Greek Expatriates Can Buy Real Estate in Borderline Areas of Greece

By Christos Iliopoulos

According to the law in Greece, foreigners are not allowed to acquire real estate property, or to obtain a lease on it for a period of more than six years, in the borderline areas of Greece. The logic behind this law is to protect the integrity of the Greek territory. In other words, the prohibition exists for reasons of national security. The bottom line of this legislation is that, as a matter of principle, all transactions regarding real estate properties in most borderline areas of Greece are not allowed, even for Greek citizens.

However, Greek and European (European Union - EU) citizens are allowed to apply to a local committee for an exemption to the prohibition and for these citizens (Greek / EU) the exemption is usually granted.

The law states that those who have the Greek citizenship and people of Greek origin (Greek expatriates), including Cypriots, as well as citizens of any other European Union member-state, can apply for permission to obtain real estate as an exemption to the blanket prohibition of the law. The exemption is granted provided some conditions are met and the applicant declares how he/she will use the property.

It is interesting to note that this law allows Greek expatriates, including those who do not officially have the Greek citizenship, to apply to the committee in order to obtain permission to acquire real estate property in the borderline areas of Greece. This is very important for many people around the world, who have Greek roots and want to re-establish links with Greece, but they can't trace their Greek ancestors to the official municipal archives (Demotologion - main book of citizens and Mitroon Arenon, Male Registry for the army).

The fact that they can't obtain official birth certificates from a Greek local municipality for their ancestors means that they can't obtain the Greek citizenship/passport, at least according to the easier procedure for citizenship acquisition. There are plenty of cases, though, where such expatriates are more "Greek" than many of us, since their ethnically Greek ancestors may have lived for millennia in Turkey for example, before they were persecuted or murdered by the Turkish regime (1915, the genocide against the Greeks of Pontos, 1922, killings and persecutions of 2.5 millions of Greeks or Asia Minor etc.).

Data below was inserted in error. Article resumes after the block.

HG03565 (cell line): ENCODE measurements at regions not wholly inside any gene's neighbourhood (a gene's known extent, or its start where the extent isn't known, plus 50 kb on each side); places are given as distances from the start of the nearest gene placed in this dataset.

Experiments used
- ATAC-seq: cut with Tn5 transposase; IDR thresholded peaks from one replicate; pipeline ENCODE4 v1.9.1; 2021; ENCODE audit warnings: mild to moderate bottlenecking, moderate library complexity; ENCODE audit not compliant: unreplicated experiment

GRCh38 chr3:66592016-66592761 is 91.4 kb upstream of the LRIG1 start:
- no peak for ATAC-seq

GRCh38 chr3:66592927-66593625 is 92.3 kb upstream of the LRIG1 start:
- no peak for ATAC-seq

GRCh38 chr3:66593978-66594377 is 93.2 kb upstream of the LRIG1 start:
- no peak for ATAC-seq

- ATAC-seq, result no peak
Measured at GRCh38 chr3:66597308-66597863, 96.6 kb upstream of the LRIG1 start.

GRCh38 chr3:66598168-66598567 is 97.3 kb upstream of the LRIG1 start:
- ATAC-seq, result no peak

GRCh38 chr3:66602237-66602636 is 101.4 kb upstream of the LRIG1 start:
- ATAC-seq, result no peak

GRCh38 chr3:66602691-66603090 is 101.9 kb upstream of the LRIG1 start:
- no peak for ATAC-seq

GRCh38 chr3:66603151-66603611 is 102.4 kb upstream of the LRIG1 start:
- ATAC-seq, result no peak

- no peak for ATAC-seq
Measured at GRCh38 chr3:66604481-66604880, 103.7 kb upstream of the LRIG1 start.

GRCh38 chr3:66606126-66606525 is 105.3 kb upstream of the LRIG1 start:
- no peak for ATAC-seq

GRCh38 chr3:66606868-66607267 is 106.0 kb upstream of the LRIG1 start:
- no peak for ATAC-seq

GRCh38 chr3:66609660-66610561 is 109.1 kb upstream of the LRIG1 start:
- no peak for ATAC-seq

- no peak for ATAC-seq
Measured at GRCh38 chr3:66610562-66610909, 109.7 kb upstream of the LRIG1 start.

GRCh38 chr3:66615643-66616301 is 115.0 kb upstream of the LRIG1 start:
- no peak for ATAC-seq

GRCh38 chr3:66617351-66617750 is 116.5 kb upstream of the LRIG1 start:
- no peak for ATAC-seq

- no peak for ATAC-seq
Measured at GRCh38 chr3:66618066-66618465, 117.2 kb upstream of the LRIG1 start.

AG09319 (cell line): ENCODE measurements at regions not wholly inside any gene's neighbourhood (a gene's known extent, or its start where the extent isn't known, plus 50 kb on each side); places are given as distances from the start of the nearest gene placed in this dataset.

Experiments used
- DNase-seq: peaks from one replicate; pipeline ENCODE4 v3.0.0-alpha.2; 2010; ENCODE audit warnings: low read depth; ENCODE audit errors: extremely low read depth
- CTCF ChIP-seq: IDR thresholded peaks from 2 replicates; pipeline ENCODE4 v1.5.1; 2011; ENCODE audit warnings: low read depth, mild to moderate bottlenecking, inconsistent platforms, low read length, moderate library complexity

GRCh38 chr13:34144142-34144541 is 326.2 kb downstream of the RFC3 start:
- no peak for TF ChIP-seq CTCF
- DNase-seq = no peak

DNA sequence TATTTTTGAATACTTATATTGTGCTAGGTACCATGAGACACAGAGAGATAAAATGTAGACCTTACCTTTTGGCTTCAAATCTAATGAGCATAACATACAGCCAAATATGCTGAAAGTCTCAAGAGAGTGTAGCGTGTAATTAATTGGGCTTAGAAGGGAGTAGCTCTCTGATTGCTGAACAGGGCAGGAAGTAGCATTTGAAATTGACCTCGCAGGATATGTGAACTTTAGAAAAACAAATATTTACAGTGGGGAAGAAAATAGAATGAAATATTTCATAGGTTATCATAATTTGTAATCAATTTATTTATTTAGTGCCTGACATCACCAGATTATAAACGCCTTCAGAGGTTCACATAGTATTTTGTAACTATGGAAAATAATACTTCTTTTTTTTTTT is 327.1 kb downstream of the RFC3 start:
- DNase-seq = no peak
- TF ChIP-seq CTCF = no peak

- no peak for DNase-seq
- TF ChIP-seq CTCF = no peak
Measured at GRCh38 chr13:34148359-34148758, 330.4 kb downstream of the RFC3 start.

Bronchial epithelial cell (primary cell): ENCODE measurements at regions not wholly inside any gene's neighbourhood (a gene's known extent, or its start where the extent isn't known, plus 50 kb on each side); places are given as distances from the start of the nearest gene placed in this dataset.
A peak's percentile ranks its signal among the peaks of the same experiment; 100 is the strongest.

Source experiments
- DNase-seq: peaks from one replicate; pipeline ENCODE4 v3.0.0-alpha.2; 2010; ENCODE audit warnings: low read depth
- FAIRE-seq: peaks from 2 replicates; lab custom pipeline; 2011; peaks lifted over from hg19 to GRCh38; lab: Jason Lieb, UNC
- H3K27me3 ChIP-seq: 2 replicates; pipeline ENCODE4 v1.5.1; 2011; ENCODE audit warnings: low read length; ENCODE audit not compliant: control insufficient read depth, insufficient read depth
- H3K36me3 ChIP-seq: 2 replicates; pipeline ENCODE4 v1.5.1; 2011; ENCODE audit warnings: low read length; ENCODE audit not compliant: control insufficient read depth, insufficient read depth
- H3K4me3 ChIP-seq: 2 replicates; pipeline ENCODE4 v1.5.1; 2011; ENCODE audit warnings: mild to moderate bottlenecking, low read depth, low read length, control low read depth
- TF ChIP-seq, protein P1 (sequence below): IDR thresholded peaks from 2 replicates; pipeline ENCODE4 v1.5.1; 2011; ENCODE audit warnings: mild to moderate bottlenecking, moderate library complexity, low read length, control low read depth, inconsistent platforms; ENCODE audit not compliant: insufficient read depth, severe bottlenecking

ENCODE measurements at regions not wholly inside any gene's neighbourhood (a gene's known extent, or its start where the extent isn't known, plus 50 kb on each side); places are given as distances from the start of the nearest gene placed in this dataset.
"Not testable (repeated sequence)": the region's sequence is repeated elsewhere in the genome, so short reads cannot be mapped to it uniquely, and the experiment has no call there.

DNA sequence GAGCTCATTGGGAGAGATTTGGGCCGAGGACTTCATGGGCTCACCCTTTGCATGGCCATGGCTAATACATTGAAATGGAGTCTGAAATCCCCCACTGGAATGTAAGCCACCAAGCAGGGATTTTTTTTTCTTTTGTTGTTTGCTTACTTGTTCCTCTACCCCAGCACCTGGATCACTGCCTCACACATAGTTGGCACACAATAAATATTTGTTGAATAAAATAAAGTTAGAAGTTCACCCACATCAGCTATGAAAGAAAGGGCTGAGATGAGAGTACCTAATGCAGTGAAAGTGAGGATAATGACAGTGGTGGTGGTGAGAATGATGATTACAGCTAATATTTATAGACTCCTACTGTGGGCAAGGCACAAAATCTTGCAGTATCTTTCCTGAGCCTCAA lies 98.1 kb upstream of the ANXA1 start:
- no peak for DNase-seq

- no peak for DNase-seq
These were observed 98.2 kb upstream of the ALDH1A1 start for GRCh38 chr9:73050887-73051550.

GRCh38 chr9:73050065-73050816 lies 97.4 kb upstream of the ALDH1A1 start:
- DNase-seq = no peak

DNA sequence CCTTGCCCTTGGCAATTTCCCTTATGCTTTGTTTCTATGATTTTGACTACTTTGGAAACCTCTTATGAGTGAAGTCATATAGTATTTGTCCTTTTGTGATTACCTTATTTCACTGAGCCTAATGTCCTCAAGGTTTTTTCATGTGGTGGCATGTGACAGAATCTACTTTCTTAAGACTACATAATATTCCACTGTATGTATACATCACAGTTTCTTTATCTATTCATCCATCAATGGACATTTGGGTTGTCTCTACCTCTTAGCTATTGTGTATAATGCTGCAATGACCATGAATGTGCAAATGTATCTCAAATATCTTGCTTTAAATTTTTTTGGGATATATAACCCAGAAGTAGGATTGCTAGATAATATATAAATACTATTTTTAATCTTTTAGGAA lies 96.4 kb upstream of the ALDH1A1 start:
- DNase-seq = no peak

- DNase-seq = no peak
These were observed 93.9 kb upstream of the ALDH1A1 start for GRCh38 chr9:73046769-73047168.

It would be unjust to deny for example to a Greek expatriate, who lives today in the US, his right to obtain property in the island of Samos, where his ancestors lived until the beginning of the 20th century, simply because we can't find today his ancestor's registration in the municipal archives, especially when that Greek expatriate, citizen of the US today, speaks Greek, has a Greek name and can produce a plethora of old baptism and marriage certificates which show Greek Orthodox weddings etc.

People of Greek origin, who trace their ancestors to Imvros and Tenedos, Smyrna - Asia Minor, Konstantinople, or the Eastern Thrace, or to places of Greek territory, like Kastelorizo etc. are treated by the law in the same way with the official Greek and EU citizens, as far as their right to obtain property in Greece is concerned.

Foreigners, who are not EU citizens, can purchase properties in the borderline areas of Greece, only if they submit an application to the Greek Ministry of Defence and this application is accepted.

It is noteworthy that the restriction on the acquisition of real estate property by non-EU citizens in the borderline areas of Greece does not apply in the case of inheritance. If for example a Greek man dies and he is survived by his non-Greek and non-EU spouse, his spouse can inherit her share of her husband's property, even if this property is located in the borderline areas of Greece and even if she in not Greek, nor European citizen.

Also, in case there are more owners of the same property (tenants in common) in a borderline area, among which one is a non-Greek and non-EU citizen, the non-Greek and non-EU citizen can obtain the entire (100%) property, by acquiring the other shares of the same property, without any legal restriction.

(Posting date 17 July 2009)

Christos Iliopoulos is an attorney at law, LL.M., in Athens, Greece, specializing in International and European Business Law. For more information about him, see his brief biographical sketch under the HCS section for Contributing Authors at He has submitted many articles to HCS; readers can browse these in the archives section bearing his name at the URL He can be contacted by e-mail at or by phone (from the US) 011-30-210-6400282; mobile 011-30-693-2775920, fax 011-30-210-6400282, or by postal mail at the address: 105 Alexandras Ave., Athens, 11475, HELLAS

HCS readers may wish to view other articles about Greek property laws and taxes in the Greek Laws and Procedures section of our archives at

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